Maryland Criminal Law and Mental Illness

Maryland Criminal Law and Mental Illness

Dozens of mentally ill men and women who have been charged with crimes are languishing in jails across Maryland despite court orders to send them to state hospitals for evaluation and treatment.

The state Department of Health and Mental Hygiene does not have enough beds or staff to treat new patients, officials say. The shortage comes as 80 percent of those admitted to such facilities are arriving via the criminal justice system.

Union officials blame the shortages on what they call the state’s cost-saving policy of pushing care of the mentally ill into the private sector.

The state’s psychiatric inpatient capacity declined from about 3,000 beds in the 1980s to about 960 now, a squeeze the state’s top health official calls a crisis.  “Currently, all of the in-patient facilities operated by DHMH are full, and in fact, our system has been consistently over census for the past year,” Maryland Health Secretary Van T. Mitchell wrote to a Prince George’s County judge in April. “The implications of this for the patients and staff in our facilities are grave: Operating over census means we are at risk of not having adequate staff to maintain a safe patient-care environment or to provide quality care.”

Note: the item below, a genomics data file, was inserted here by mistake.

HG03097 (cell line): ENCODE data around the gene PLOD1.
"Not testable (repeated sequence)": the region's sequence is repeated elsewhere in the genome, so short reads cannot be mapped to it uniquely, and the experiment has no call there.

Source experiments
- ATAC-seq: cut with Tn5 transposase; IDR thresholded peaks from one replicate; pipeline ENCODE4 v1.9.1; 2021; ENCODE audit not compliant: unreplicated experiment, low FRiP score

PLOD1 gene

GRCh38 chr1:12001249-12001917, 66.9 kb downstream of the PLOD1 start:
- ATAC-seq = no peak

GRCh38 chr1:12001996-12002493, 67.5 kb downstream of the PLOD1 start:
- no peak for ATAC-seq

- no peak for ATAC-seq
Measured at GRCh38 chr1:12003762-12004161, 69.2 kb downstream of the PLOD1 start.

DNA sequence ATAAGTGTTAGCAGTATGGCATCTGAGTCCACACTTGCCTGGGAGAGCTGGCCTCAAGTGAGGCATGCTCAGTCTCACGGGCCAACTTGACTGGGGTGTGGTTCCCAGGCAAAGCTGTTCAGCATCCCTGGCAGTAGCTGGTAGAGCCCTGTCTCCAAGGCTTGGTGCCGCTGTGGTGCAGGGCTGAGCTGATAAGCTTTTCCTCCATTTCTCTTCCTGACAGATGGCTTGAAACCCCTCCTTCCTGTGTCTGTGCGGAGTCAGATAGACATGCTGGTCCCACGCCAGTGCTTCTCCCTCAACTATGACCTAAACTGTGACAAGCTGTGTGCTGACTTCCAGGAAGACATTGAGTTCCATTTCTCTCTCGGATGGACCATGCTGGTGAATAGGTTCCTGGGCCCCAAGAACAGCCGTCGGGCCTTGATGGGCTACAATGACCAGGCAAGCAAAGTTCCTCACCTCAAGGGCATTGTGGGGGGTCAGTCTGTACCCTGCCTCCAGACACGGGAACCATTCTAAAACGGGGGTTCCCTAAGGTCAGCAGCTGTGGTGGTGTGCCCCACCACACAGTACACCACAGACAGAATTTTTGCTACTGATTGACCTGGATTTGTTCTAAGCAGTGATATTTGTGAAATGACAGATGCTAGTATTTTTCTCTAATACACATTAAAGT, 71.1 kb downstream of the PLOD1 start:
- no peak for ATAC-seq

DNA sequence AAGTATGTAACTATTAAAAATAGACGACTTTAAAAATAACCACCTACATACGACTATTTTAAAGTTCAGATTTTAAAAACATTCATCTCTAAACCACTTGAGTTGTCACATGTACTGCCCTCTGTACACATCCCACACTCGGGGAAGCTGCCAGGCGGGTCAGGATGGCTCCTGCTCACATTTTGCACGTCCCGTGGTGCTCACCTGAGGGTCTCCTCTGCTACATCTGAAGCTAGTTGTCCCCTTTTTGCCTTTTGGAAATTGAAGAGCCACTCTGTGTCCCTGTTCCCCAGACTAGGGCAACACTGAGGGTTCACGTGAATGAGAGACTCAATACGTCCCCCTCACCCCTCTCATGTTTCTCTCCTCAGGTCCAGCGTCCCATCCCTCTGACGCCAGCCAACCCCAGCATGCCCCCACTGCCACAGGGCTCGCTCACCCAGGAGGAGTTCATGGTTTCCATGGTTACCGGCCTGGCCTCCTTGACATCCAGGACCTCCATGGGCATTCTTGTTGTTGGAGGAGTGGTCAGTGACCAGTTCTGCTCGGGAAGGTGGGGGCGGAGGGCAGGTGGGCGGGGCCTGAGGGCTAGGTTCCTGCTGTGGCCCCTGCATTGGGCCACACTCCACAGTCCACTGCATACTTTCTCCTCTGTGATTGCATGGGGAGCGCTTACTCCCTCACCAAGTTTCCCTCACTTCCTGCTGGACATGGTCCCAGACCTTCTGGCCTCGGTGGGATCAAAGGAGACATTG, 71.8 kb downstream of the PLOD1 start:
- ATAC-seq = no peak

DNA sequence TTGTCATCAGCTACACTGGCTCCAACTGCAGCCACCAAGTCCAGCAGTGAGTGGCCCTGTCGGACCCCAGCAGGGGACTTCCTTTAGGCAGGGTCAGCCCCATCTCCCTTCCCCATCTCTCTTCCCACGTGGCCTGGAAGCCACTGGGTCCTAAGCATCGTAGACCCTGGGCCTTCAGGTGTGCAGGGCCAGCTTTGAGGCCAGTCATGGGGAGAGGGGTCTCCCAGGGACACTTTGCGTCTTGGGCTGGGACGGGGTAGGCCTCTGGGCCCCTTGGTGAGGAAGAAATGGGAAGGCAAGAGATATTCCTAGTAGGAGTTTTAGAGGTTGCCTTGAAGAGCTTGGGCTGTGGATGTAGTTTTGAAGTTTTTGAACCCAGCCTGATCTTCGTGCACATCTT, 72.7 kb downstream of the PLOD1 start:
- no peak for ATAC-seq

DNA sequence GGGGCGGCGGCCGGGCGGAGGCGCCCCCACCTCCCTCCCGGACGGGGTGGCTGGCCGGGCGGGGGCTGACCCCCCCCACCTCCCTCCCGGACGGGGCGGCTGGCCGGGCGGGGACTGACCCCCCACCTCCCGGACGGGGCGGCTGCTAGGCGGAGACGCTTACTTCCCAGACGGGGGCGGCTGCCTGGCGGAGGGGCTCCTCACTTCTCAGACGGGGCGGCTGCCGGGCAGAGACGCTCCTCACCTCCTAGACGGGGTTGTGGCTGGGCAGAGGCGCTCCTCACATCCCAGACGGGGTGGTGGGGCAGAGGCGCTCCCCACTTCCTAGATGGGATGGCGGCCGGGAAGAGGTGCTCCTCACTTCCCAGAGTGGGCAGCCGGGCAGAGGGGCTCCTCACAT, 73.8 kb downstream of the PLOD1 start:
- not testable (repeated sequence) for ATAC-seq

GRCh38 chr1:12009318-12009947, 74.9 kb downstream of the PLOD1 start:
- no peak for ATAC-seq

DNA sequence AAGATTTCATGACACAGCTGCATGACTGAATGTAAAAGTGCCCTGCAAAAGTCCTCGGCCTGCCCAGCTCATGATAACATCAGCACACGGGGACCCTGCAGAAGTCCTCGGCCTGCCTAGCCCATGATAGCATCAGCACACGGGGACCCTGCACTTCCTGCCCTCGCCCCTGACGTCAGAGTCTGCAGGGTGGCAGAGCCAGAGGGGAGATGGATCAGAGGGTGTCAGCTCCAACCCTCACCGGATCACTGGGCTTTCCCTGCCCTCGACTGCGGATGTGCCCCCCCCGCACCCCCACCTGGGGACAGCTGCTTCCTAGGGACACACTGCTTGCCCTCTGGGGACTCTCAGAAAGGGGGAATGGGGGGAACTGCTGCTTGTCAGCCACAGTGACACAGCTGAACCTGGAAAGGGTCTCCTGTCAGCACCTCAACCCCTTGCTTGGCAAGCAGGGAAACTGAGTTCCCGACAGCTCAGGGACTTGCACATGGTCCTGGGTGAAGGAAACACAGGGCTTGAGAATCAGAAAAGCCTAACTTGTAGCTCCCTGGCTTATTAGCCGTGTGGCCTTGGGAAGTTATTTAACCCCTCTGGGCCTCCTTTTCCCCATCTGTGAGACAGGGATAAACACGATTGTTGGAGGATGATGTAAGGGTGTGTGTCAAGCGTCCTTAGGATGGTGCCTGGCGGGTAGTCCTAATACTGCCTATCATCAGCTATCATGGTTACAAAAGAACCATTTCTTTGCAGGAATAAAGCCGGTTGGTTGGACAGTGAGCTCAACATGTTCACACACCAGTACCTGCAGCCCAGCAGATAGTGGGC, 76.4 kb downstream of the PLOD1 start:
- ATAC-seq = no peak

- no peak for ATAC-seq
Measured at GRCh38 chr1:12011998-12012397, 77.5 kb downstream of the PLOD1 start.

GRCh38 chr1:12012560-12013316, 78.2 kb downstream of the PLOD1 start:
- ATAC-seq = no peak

Diamant Gerstein, LLC, represents Kristina Petrie, a woman charged with attempted murder and other charges.  She has filed an NCR plea, or a plea of non-criminal responsibility. There are cases that should not be in the criminal justice system at all, and these involve people or whom mental health treatment is necessary, not jail.

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